To jedno z tych miejsc, do których chce się wrócić
Piękne wspomnienia !
Przepiękne miejsce , byłam i polecam widoki mega ❤
Naprawdę warto Polecam
Miałem okazję zwiedzać, super
Tydzień temu
Warto zobaczyć, widoki przednie
Byliśmy, zwiedziliśmy
Adam Wyspiański : Czy ktoś ma wiedzę jaki test antygenowy trzeba wykonać, jakościowy czy ilościowy??? Czy szybki test antygenowy na lotnisku we Wrocławiu jest respektowany przez Grecją??? Proszę o info. Wylatuję 28.06.
Witam, jak wypełnić formularz PLF online dla dzieci póżniej 12r.ż. jak są tylko 3 opcje: pełne szczepienie, test, ozdrowieniec? i trzeba wybrać którąś z tych opcji by przejść dalej...
Gosia | crete.pl : Zasadniczo to w najnowszej dyrektywie tylko jest mowa o przemieszczaniu się samolotem na wyspy. Szczerze mówiąc to nie widzę różnic w podróżach krajowych w stosunku do tego co było poprzednio, bo testy antygenowe były tu dopuszczone już poprzednio. Oficjalna rządowa strona nadal nie zamieściła zaktualizowanych wytycznych, trzeba więc poczekać na to co napiszą. Jak skończy się ważność antygenu to jest nieważny. (...)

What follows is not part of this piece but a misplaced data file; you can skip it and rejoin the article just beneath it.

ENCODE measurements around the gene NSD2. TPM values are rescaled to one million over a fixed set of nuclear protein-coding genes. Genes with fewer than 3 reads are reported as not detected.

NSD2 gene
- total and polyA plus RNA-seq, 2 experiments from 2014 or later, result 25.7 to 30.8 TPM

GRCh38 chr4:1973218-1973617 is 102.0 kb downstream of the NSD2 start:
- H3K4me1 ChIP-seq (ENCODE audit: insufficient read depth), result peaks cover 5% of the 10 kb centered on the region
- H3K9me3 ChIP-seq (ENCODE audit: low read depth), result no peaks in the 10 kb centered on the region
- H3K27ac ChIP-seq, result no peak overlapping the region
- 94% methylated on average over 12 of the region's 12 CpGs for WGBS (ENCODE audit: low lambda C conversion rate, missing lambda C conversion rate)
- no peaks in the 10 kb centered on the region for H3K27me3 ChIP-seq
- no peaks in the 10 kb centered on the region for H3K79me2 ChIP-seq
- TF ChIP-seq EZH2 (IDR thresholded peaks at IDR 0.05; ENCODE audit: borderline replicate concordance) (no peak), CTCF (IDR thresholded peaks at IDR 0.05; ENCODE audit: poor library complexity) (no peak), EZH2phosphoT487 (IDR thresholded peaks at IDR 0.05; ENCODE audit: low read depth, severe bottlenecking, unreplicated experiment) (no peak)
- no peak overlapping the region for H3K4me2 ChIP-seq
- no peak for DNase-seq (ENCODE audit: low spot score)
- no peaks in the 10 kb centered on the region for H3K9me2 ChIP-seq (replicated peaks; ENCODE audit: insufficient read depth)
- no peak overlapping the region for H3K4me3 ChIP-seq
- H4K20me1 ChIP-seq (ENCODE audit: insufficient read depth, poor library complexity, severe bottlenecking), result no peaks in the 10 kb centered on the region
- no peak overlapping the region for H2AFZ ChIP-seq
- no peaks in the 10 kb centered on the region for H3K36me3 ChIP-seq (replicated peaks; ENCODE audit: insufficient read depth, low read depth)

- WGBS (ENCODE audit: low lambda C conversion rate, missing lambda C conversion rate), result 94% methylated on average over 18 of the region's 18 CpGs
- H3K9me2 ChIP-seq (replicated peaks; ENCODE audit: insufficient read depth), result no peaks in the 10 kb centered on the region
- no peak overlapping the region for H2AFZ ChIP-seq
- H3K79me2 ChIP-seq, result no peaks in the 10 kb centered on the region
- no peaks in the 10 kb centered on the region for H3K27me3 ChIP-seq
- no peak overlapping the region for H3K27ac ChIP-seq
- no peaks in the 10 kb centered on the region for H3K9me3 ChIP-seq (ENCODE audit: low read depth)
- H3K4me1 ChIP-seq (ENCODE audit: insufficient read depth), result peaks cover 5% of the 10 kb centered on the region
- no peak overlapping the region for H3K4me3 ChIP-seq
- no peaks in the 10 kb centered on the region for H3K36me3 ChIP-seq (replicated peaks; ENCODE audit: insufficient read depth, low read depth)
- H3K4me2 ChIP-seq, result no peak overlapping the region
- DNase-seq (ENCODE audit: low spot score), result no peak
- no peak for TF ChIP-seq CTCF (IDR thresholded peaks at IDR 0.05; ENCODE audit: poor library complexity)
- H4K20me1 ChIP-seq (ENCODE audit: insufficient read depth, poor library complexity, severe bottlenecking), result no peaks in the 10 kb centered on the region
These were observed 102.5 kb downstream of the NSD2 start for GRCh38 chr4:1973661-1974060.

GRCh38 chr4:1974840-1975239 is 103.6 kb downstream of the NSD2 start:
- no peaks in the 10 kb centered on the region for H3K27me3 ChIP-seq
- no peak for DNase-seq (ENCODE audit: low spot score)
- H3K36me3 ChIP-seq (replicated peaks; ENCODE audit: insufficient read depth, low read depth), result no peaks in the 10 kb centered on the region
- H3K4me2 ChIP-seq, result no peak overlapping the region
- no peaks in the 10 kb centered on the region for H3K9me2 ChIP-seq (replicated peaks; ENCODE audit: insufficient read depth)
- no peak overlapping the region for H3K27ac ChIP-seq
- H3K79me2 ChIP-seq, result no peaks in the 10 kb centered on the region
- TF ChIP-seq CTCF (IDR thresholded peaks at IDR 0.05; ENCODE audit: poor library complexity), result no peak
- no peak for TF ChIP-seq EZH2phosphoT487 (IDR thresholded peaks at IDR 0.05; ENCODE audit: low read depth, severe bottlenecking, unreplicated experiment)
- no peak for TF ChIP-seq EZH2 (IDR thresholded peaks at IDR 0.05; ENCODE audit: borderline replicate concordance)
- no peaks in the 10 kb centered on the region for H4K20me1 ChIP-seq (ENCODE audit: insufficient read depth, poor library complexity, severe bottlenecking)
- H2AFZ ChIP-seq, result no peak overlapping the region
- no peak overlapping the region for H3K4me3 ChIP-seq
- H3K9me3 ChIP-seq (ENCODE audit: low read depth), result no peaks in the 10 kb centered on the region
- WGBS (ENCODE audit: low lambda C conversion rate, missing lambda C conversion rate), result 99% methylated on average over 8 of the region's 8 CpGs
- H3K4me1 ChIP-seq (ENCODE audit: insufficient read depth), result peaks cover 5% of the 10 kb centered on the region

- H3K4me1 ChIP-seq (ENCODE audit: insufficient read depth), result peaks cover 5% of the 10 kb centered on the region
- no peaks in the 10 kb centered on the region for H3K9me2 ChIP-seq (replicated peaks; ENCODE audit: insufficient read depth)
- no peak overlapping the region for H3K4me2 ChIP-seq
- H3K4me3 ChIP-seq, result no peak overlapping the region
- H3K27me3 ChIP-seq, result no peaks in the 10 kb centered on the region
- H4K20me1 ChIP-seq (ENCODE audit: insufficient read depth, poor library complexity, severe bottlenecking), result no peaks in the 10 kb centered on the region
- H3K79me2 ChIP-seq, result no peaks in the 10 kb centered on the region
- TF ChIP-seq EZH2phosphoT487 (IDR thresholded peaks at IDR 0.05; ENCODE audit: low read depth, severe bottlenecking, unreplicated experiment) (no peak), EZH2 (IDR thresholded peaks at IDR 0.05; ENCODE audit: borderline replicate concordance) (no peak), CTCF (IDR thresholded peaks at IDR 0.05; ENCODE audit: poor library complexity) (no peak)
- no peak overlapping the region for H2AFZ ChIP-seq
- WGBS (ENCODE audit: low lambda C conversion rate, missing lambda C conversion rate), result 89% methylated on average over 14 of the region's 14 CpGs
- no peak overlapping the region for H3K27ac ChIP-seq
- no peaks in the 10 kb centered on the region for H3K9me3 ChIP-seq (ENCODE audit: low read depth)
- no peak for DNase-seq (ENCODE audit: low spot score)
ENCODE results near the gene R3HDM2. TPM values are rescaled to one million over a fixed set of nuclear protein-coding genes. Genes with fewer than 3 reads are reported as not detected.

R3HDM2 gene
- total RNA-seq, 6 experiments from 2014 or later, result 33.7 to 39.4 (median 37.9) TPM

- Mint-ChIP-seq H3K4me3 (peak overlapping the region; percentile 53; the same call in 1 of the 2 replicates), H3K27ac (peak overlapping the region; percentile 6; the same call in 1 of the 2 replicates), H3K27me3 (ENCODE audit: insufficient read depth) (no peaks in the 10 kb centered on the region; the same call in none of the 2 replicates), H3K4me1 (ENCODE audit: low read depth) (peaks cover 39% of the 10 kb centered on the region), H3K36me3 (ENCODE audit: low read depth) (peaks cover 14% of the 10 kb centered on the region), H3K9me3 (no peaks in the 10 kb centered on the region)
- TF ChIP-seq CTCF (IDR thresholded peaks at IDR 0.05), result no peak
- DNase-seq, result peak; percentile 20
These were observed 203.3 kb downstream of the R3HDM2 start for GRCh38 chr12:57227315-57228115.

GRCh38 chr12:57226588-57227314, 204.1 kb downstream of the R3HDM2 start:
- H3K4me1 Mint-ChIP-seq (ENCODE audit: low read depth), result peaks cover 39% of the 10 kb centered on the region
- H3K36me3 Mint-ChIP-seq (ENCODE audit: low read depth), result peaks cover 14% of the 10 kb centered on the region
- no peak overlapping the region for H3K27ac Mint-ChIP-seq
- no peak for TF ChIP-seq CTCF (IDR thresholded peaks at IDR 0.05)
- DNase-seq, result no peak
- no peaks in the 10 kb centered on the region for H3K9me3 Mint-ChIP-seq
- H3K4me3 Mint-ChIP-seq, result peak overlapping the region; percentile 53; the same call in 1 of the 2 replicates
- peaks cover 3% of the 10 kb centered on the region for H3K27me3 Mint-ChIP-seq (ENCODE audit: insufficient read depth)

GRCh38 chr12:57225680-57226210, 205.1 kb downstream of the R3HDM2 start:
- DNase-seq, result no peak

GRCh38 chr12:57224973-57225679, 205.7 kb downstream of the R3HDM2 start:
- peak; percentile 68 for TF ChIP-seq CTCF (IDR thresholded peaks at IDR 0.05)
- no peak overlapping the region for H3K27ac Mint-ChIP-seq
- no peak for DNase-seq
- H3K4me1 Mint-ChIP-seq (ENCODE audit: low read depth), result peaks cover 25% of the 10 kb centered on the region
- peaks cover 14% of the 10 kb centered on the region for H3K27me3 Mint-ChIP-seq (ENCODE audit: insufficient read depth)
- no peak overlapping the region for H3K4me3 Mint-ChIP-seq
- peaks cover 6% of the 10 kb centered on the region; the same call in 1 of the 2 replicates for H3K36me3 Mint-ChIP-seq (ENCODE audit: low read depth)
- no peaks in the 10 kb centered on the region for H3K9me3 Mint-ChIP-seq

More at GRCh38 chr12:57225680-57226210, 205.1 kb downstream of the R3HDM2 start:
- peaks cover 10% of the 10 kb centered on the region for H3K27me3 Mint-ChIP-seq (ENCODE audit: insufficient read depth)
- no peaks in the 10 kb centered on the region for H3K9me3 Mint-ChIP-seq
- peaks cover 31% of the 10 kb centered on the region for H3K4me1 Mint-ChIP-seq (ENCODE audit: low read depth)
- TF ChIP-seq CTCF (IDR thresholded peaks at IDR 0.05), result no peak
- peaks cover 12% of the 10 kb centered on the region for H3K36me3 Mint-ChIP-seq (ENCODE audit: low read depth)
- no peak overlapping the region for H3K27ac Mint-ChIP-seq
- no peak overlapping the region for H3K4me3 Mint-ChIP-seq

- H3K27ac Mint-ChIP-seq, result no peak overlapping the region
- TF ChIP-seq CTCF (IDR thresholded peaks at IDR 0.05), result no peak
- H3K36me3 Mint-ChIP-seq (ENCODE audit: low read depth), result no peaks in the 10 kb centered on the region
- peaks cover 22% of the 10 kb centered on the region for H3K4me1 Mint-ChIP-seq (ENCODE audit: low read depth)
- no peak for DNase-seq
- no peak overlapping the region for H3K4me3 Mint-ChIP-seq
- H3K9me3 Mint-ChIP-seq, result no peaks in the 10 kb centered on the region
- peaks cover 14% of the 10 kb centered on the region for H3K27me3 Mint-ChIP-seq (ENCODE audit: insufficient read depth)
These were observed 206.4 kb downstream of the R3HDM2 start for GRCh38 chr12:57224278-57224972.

gość Aneta: A czy coś zmieniło się w temacie podróży między wyspami? I czy faktycznie w podróżach wyspa-wyspa nie obowiązuje testowanie, które jest wymagane jedynie w podróżach ląd-wyspa? I czy wiadomo coś więcej na temat tzw. (...)
Adam Wyspiański : Czy szybkie testy antygenowe wykonywane na lotnisku we Wrocławiu będą respektowane przez Grecję w Chanii???? Czy ktoś w najbliższym czasie będzie leciał z Wrocławia do Chanii i będzie wykonywał taki test antygenowy.. Proszę o informację.. Ja lecę 28 czerwca.. Nie wiem czy robić test w laboratorium na mieście, czy na lotnisku, i czy on będzie uznany w Grecji...